Tesla Motors, one of the most-watched cleantech IPO candidates this year  since it filed at the end of January, has made its date with destiny: June 29. And it’s raised its sights on how much it hopes to raise from public investors, from $100 million to $178 million — or 11.1 million shares sold for between $14 and $16 apiece.

Planning to trade on the Nasdaq as TSLA, the company is representative of the handful of green companies that have made it to market without ever turning a profit. This hasn’t dampened the confidence of CEO Elon Musk, who told VentureBeat last month that the sale would be much higher than the $100 million mark.

Nor has the company’s bravado been shaken by a number of other hurdles along the way, including the revelation that Musk is personally out of cash (and thus unable to invest more in the company, as he has done since its inception), skepticism of the company’s ability to stay afloat until the Model S sedan release in 2012, and, most recently, Toyota confirming that it hasn’t actually agreed to build a new electric car with Tesla, despite much fanfare at a joint press event. You have to hand it to a company that can weather all this and still seem sexy to both consumers and investors.

But will Tesla’s winning attitude — the same one that made its purchase of Fremont, Calif.’s NUMMI automotive plant appear downright heroic — be enough to carry off a lucrative IPO?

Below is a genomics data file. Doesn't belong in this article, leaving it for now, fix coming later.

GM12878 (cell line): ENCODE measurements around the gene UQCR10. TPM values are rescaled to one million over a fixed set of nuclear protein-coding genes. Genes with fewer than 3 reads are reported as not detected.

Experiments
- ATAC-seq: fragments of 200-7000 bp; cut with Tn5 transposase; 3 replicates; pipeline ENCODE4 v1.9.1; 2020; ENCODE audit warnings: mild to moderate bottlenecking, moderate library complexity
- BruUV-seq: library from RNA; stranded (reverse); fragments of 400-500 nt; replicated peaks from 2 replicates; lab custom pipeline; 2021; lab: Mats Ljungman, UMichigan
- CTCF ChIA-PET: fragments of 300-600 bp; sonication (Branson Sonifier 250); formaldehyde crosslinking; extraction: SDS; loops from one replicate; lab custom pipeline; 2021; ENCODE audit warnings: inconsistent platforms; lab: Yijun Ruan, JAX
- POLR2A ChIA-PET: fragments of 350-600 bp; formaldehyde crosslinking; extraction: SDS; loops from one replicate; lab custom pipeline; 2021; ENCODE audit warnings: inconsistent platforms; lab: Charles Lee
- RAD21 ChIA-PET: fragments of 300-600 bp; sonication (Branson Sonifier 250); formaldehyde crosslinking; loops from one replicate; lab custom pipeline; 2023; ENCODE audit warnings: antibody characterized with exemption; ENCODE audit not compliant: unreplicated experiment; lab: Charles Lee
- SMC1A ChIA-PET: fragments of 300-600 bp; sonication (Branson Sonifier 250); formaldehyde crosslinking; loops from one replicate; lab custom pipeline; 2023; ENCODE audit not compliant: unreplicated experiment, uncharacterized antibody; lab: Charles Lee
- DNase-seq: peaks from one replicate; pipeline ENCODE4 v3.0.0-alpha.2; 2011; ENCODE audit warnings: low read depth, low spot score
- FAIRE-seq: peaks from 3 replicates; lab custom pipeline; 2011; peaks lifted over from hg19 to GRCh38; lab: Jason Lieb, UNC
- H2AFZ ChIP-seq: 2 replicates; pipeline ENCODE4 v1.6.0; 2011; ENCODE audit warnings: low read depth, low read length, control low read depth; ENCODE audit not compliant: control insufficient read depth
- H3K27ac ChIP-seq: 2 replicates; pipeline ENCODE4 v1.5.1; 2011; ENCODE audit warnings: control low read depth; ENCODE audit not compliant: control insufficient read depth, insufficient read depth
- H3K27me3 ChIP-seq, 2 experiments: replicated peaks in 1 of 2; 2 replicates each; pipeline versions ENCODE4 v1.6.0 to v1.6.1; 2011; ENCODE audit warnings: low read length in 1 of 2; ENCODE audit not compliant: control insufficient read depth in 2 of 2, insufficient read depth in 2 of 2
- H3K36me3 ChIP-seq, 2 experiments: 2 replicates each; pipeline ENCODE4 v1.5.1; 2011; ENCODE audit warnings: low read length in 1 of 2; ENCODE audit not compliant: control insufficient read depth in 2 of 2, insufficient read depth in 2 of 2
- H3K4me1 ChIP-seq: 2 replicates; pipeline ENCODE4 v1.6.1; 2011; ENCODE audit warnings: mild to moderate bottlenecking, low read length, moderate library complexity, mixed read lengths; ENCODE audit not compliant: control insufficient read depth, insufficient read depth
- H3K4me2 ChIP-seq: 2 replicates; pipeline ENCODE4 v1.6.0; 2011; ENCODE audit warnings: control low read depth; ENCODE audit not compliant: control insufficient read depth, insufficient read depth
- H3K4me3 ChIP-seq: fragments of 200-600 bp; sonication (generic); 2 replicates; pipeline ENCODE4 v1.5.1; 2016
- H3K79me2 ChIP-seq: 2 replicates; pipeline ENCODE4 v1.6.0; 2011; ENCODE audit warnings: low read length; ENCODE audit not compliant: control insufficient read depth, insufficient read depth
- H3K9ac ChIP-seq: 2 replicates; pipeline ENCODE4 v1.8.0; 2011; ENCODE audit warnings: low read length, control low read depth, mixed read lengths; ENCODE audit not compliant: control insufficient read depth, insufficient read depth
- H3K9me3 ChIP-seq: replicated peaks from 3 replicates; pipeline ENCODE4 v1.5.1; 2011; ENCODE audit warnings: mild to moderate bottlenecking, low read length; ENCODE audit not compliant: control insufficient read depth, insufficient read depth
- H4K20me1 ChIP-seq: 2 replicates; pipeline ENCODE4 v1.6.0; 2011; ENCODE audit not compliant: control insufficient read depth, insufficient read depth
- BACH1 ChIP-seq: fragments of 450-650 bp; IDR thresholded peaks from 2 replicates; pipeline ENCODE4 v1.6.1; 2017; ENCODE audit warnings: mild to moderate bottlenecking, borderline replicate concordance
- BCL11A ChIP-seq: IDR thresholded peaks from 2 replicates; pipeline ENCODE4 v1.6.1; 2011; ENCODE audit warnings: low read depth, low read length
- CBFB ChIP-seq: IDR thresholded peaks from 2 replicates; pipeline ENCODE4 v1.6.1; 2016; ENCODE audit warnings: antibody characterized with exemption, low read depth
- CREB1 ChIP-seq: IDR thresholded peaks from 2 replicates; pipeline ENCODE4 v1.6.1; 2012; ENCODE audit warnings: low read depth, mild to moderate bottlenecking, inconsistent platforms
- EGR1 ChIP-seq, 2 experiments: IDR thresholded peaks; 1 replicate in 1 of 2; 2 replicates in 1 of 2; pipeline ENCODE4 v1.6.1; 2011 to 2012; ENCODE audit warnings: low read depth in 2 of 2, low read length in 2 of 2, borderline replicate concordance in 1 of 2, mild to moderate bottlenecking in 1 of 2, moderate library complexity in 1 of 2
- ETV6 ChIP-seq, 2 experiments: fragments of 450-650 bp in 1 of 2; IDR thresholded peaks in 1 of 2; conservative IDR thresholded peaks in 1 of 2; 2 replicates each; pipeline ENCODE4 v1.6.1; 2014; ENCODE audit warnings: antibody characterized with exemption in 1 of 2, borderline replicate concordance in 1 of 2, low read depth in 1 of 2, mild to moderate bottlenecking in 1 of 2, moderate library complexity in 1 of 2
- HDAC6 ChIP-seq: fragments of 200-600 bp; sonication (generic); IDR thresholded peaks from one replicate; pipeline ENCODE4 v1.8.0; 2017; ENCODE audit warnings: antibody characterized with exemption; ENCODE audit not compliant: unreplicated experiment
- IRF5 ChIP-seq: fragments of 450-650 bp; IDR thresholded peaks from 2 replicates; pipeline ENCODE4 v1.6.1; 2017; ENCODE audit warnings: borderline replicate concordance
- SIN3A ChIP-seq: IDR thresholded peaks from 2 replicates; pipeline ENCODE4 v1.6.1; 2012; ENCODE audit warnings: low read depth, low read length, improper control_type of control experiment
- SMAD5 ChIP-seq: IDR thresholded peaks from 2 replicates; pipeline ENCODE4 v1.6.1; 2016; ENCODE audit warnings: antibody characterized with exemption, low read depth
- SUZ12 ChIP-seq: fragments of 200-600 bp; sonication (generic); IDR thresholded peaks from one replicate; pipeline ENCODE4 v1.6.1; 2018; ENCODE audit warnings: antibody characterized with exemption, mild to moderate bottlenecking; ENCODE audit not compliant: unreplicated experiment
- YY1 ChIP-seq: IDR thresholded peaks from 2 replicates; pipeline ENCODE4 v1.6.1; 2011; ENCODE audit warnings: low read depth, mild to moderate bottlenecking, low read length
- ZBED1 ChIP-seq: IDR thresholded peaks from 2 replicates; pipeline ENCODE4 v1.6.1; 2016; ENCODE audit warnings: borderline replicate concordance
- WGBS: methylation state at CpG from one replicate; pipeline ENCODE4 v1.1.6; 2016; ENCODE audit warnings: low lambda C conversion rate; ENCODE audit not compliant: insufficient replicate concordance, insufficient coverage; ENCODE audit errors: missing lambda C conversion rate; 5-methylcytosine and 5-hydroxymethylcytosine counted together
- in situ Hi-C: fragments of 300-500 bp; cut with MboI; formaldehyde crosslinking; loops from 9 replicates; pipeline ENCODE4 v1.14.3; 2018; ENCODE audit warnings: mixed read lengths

On top of the odds already stacked against a blockbuster sale, cleantech IPOs have been lackluster lately. Both biofuel maker Codexis and solar firm Jinko Solar went public at the lower end of their estimated stock price ranges. Tesla could fall prey to the same trend — though it should be buoyed by the $50 million that Toyota has officially pledged to invest upon the IPO.

Regardless, Musk will end up with at least 28.8 percent of the company’s shares following a market debut, if the company does pull off its IPO. There’s no telling what the stock price will do after that, though several analysts have told VentureBeat since that they foresee a steep decline in the price with no new product forthcoming in the next two years.

Something similar happened to advanced battery maker A123Systems when it went public last September. A123’s offering was the first cleantech IPO of 2009. Its stock price shot up 50 percent on its first day, only to slowly and disappointingly decline over subsequent months, chilling investor enthusiasm for other green companies following in its footsteps.

Like A123, Tesla has never broken out of the red. The electric car company reported losses of $25.5 million for the first quarter of 2010, much higher than the $16 million it lost during the first quarter last year. And it has steadily burnt cash—first its investors’ money, and more recently the first tranches of a $465 million loan from the United States Department of Energy, which is being slowly disbursed as Tesla builds a powertrain facility in Palo Alto and makes progress towards the Model S coming to market.

Tesla is backed by an eclectic array of investors who stand to profit—or at least get some liquidity—on June 29, including Google, its founders Sergey Brin and Larry Page, Draper Fisher Jurvetson, VantagePoint Venture Partners, the Westly Group, Daimler, Fjord Ventures, Aabar Investors, JP Morgan, Technology Venture Partners — the list goes on. Perhaps the most notable investor, however, is Musk himself, who, as we all know, could use the money right about now.